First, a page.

• THE RUNNERS-UP: Marcus, goris, Dogmeat, and the Skynet-bot. Marcus is the favorite here, since the sorts of weapons he uses will be effective against even the worst power armor, and he can take a couple of plasma shots and keep going. goris' and Dogmeat's physical attacks aren't too thrilling against power armor, but he can still hold his own. The Skynet-bot can only use pistols and small rifles, which aren't too effective on Enclave troopers.
  • IF NO ONE ELSE IS AVAILABLE:Lenny, the robot-dogs. Nothing thrilling, but they can still do some damage and take some beating. Since all of your front line is wearing power-armor, Lenny should be in Combat, Tesla or Brotherhood armor. If you should find an extra set, give Lenny power armor too.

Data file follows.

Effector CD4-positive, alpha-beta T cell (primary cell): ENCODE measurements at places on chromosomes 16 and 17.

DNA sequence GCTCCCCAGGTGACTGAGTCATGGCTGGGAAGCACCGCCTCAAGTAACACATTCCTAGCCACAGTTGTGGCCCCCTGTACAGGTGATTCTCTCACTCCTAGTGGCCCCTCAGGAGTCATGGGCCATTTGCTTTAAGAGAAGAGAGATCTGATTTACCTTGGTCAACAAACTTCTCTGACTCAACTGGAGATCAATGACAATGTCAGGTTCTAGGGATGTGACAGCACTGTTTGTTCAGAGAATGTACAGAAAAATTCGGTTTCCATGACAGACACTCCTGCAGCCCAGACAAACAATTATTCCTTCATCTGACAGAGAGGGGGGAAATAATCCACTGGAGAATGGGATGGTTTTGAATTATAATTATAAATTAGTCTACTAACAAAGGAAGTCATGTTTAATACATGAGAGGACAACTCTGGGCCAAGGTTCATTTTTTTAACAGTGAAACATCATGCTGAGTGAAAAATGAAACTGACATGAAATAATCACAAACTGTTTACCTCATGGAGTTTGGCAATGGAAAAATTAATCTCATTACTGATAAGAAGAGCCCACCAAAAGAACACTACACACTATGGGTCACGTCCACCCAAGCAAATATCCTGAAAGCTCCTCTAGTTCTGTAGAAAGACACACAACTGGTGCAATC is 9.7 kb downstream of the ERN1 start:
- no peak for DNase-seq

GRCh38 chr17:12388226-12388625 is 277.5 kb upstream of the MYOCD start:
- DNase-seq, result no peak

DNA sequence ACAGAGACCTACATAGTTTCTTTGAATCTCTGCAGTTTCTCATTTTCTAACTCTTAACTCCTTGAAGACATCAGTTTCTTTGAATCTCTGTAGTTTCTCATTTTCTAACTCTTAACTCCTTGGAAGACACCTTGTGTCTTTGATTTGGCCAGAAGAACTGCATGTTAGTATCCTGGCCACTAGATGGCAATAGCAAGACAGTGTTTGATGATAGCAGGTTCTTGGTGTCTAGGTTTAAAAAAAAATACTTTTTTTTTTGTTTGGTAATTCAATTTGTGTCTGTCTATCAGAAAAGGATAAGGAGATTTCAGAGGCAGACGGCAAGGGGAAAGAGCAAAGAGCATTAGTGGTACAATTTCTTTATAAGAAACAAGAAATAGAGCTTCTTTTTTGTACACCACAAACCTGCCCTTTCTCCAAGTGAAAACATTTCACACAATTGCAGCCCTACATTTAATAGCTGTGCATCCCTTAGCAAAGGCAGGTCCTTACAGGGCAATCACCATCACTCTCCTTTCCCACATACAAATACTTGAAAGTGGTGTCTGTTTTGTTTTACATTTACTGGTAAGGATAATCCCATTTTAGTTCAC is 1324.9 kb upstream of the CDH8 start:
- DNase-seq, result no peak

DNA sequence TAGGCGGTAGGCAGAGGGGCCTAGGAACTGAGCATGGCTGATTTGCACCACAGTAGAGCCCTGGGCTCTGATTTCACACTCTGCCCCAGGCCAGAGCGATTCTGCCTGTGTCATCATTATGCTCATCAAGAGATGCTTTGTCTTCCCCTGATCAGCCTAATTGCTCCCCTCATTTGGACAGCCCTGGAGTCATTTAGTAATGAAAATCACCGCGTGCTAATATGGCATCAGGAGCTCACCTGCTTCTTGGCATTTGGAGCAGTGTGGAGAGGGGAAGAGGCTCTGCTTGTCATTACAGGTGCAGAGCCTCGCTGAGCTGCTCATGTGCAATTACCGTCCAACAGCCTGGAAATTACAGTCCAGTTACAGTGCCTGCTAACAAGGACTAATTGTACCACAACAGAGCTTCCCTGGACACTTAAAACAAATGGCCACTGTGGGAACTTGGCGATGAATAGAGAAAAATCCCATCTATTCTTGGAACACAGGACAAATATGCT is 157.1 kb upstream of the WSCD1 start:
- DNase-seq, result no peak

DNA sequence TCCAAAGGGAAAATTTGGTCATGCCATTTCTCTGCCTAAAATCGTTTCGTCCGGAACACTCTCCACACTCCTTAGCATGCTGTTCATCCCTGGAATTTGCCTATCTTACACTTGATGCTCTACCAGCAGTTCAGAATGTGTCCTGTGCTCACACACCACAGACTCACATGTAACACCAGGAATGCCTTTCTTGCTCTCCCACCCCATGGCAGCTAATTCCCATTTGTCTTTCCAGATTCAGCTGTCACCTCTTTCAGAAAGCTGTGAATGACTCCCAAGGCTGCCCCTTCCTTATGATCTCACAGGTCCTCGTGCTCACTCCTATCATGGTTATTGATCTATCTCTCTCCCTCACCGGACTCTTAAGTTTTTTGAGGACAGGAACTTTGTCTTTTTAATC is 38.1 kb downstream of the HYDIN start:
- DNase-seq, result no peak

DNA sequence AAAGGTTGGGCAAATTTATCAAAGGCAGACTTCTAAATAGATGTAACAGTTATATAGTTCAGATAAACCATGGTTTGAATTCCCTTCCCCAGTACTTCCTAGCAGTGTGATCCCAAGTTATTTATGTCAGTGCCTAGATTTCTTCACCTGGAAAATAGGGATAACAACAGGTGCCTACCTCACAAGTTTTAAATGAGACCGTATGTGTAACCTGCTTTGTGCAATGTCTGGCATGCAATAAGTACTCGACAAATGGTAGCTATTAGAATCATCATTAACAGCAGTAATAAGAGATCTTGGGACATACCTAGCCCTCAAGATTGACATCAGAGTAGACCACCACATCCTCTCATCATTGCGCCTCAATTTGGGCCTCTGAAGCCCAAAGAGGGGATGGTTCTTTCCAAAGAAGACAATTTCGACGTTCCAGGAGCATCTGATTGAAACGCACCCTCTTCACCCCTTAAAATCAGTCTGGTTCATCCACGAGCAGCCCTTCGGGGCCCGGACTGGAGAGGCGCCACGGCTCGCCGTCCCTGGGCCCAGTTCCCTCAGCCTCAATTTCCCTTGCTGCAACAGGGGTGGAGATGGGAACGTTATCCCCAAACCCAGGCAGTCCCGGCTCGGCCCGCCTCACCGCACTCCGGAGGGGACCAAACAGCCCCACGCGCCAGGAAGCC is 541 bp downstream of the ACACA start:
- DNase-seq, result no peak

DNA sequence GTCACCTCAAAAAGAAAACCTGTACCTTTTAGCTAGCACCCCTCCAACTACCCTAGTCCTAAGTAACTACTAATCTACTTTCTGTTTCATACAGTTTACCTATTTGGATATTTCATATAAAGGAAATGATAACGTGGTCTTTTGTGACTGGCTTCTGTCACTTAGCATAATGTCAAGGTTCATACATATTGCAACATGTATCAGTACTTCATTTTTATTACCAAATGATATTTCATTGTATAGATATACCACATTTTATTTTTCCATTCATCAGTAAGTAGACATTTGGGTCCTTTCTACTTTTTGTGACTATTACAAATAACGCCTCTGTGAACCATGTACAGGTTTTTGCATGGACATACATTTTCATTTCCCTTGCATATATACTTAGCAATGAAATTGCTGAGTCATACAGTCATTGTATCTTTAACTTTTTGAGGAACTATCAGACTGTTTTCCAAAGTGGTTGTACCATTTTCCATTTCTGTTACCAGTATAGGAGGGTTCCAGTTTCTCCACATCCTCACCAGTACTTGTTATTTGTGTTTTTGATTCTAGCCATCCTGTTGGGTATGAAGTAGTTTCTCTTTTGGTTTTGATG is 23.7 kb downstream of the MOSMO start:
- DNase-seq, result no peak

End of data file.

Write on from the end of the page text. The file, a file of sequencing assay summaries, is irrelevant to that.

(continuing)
• IF YOU NEED SOMEONE TO CATCH BULLETS: Miria, Davin, Myron. If you've still got Myron tagging along, finish whatever science-related tasks you've got and dump him. I suppose if you should still have extra power armor laying around (that is, you drove away or got killed anyone competant) give it to them; anyone in power armor is good for absorbing damage. Just don't give them anything they could hurt you or your Brute Squad with.


Okay, that's it. Now go try out your new Brute Squad on New Reno. The acid-test is being able to take out the Bishop casino. Then you can work on the Sierra depot, the abandoned Military Base, and an easy romp through Wanamingo mine. After the game's done, why not exterminate every cop in NCR? Or Vault City? Keep your guns clean and your wounds bleeding.

The Ruptured Appendix: Changes for the 1.02D patch